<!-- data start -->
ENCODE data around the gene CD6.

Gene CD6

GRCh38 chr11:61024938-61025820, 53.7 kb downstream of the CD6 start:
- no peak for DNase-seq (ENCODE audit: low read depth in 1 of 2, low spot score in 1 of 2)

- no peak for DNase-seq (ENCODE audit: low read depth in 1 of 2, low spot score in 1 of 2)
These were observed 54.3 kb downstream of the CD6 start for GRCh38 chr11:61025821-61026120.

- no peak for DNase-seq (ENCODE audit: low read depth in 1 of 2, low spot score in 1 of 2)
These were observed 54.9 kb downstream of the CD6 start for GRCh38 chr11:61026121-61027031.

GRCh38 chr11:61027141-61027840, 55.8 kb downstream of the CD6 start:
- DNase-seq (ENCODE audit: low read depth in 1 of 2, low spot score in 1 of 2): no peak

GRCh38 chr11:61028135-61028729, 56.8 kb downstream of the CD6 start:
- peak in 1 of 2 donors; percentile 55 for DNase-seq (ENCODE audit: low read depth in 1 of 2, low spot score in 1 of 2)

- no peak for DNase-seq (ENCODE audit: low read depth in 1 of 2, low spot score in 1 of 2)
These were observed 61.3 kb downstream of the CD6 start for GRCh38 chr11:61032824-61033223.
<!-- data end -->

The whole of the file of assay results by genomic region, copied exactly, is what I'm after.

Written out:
ENCODE data around the gene CD6.

Gene CD6

GRCh38 chr11:61024938-61025820, 53.7 kb downstream of the CD6 start:
- no peak for DNase-seq (ENCODE audit: low read depth in 1 of 2, low spot score in 1 of 2)

- no peak for DNase-seq (ENCODE audit: low read depth in 1 of 2, low spot score in 1 of 2)
These were observed 54.3 kb downstream of the CD6 start for GRCh38 chr11:61025821-61026120.

- no peak for DNase-seq (ENCODE audit: low read depth in 1 of 2, low spot score in 1 of 2)
These were observed 54.9 kb downstream of the CD6 start for GRCh38 chr11:61026121-61027031.

GRCh38 chr11:61027141-61027840, 55.8 kb downstream of the CD6 start:
- DNase-seq (ENCODE audit: low read depth in 1 of 2, low spot score in 1 of 2): no peak

GRCh38 chr11:61028135-61028729, 56.8 kb downstream of the CD6 start:
- peak in 1 of 2 donors; percentile 55 for DNase-seq (ENCODE audit: low read depth in 1 of 2, low spot score in 1 of 2)

- no peak for DNase-seq (ENCODE audit: low read depth in 1 of 2, low spot score in 1 of 2)
These were observed 61.3 kb downstream of the CD6 start for GRCh38 chr11:61032824-61033223.